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The posts are arranged here with the most recent appearing at the top of the page. If you are new to the blog, you might find it useful to start with the first posts. Go to the blog archive on the lower right to access the posts in the order in which they were written.

Tuesday, May 7, 2013

Shameless self-promotion

My book, The Attentive Mind Workbook:  Self-healing through Meditation, provides a complete introduction to meditation in the vipassana or insight tradition with a focus on dealing with mental suffering.

The book can be obtained from my website (, 
from Caversham Booksellers in Toronto (
or from major online booksellers (, etc.).

This is the description of the book from the back cover:

A step-by-step guide to developing a meditation practice directed at self-healing, personal growth, and the creation of positive emotions

Meditation is a means of cultivating attention that has been rediscovered by modern psychological science as a tool for self-discovery and self-healing. Its techniques and insights are increasingly employed in therapy for individuals with many forms of mental suffering, from stress to serious mental disorders. This workbook is designed as a self-help guide based on one of the most thoroughly studied meditation traditions, variously known as insight meditation, mindfulness meditation, and Vipassana.

The householder's path

In many religions, there is a distinction between the those who turn away from the world, the renunciate (monks and nuns), and the householder or layperson who remains very much in the world.  The renunciate is usually celibate and has few if any possessions, sometimes living in a community of fellow renunciates or living a solitary life in a hermitage or even a cave.  Often the renunciate depends on his community or laypeople for the necessities of life.  The householder typically has a family and possessions and works for a living.  Whereas the renunciate is devoted to praying, meditating and doing good works, the householder has many responsibilities for maintaining the "household" whatever it consists of.  In spiritual terms, the advantage of the life of the renunciate is the freedom to concentrate on reflection, study, meditation and other devotional activities.  The advantage of the life of the householder is having the opportunity to experience the simple pleasures of life, including the joys of family life, conjugal satisfaction and the enjoyment of other sensory pleasures (in moderation, of course).  The opportunity to practice meditation was open to the householder on a daily basis and during meditation retreats lasting a few days to months to years when they could practice in the manner of a renunciate.  

The Buddha did not disparage the householder's path.  In fact, there are several examples in the scriptures of laypersons who achieved various stages of enlightenment including the full enlightenment of the arahant.  

Wednesday, May 1, 2013

Opening to insight: Dukkha and suffering

The Pali term dukkha is frequently translated as "suffering."  However, many translators prefer the term "unsatisfactory."  But it appears that context may be very relevant to which translation is most appropriate.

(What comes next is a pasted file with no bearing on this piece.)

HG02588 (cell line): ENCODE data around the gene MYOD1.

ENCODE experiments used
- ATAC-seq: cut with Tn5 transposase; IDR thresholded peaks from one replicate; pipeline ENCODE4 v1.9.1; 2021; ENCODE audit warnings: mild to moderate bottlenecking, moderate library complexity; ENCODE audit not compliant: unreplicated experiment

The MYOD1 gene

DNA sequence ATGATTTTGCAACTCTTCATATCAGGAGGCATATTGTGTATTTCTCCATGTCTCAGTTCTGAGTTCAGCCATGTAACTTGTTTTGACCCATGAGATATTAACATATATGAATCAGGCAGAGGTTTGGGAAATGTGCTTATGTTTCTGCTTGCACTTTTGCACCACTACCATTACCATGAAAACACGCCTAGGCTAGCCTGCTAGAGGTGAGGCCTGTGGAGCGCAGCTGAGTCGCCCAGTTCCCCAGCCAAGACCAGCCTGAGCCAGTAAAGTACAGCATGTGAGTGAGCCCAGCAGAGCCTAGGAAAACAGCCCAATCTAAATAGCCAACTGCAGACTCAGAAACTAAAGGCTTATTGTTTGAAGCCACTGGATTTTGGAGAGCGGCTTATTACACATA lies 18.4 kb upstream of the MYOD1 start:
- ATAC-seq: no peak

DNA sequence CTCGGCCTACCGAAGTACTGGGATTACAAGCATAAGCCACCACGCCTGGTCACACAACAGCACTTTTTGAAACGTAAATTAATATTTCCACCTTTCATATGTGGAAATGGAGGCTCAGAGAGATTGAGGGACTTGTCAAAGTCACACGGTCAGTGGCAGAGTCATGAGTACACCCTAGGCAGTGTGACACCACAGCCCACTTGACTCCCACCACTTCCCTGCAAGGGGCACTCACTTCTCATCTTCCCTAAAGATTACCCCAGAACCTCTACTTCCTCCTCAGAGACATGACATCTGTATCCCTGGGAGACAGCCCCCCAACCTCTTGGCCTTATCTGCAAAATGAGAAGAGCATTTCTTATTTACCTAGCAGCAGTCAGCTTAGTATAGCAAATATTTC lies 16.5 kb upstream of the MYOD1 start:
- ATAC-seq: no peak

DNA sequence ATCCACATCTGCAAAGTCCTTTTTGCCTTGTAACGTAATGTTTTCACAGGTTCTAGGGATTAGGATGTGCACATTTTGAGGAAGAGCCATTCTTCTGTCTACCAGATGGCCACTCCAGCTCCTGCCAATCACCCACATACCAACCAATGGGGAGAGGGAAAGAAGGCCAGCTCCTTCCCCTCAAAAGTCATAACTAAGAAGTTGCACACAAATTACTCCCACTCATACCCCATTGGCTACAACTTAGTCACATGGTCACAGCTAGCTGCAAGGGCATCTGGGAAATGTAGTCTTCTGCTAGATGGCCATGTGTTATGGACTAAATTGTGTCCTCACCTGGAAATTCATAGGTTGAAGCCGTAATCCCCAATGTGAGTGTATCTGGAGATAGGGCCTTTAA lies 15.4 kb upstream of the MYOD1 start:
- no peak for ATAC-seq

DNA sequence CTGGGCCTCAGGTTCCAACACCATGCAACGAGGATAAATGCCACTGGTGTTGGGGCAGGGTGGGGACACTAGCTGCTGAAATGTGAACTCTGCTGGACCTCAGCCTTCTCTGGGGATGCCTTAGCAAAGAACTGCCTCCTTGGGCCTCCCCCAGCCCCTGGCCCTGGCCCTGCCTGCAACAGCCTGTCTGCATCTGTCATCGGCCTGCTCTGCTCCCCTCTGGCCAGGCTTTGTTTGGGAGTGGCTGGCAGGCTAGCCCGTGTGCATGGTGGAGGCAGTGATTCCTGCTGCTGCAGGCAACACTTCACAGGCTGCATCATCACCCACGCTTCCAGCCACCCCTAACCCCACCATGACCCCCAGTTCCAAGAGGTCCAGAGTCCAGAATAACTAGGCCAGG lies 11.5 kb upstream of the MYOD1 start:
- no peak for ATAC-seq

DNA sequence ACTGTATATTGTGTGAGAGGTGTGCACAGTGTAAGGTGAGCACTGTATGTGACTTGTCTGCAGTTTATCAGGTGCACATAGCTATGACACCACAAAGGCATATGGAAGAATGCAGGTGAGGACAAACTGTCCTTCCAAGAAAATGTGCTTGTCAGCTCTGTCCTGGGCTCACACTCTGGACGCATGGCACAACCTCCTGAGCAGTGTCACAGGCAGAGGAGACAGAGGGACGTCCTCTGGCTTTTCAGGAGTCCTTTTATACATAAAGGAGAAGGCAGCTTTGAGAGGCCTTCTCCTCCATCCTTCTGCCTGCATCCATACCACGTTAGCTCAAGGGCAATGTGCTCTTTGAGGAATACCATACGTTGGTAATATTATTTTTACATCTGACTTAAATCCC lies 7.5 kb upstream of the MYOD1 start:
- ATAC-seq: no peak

The three marks of existence are impermanence (anicca), suffering or unsatisfactoriness (dukkha) and non-self (anatta).  Everything is impermanent, and this is unsatisfactory.  No matter what we do, no matter how enlightened we may become, this characteristic of the impermanence of conditioned existence does not disappear.  Suffering is another matter.  This is evident by an examination of the Four Noble Truths.

The first noble truth is as follows:
"This is the noble truth of dukkha: birth is dukkha, aging is dukkha, illness is dukkha, death is dukkha; sorrow, lamentation, pain, grief and despair are dukkha; union with what is displeasing is dukkha; separation from what is pleasing is dukkha; not to get what one wants is dukkha; in brief, the five aggregates subject to clinging are dukkha."

"Suffering" as a translation for dukkha seems to work here.  The second noble truth indicates that craving is the origin of dukkha.  Again, "suffering" as a translation for dukkha works.  We suffer in so far as we have craving for essentially anything that has to do with conditioned existence.  The third noble truths tell us that there is the possibility of the cessation of dukkha.  The fourth noble truth tells us that the path to the cessation of dukkha is the Noble Eightfold Path.  "Suffering" as a translation works well in these contexts.  However, while the suffering of an arahant, an enlightened one, may cease, the unsatisfactory characteristic of conditioned existence does not.  The difference is that the arahant, who is no longer subject to craving, need not suffer because of it.

I am not a Pali scholar and so must rely on the expertise of others.  As many Pali scholar's have argued, there is no satisfactory English equivalent for the word dukkha.  Translating it as "suffering" works in some contexts but not in others as does translating it as "unsatisfactory."

This is not a semantic quibble but affects how we think of what we are doing when we are meditating and following a spiritual path.  It is pessimistic and not reflective of the Buddhist view to say that suffering is a mark of existence and, by implication, inescapable.  It is more accurate to say that conditioned existence is unsatisfactory but that we need not cling to what is impermanent and be subject to craving; by following the path, we can be liberated from suffering.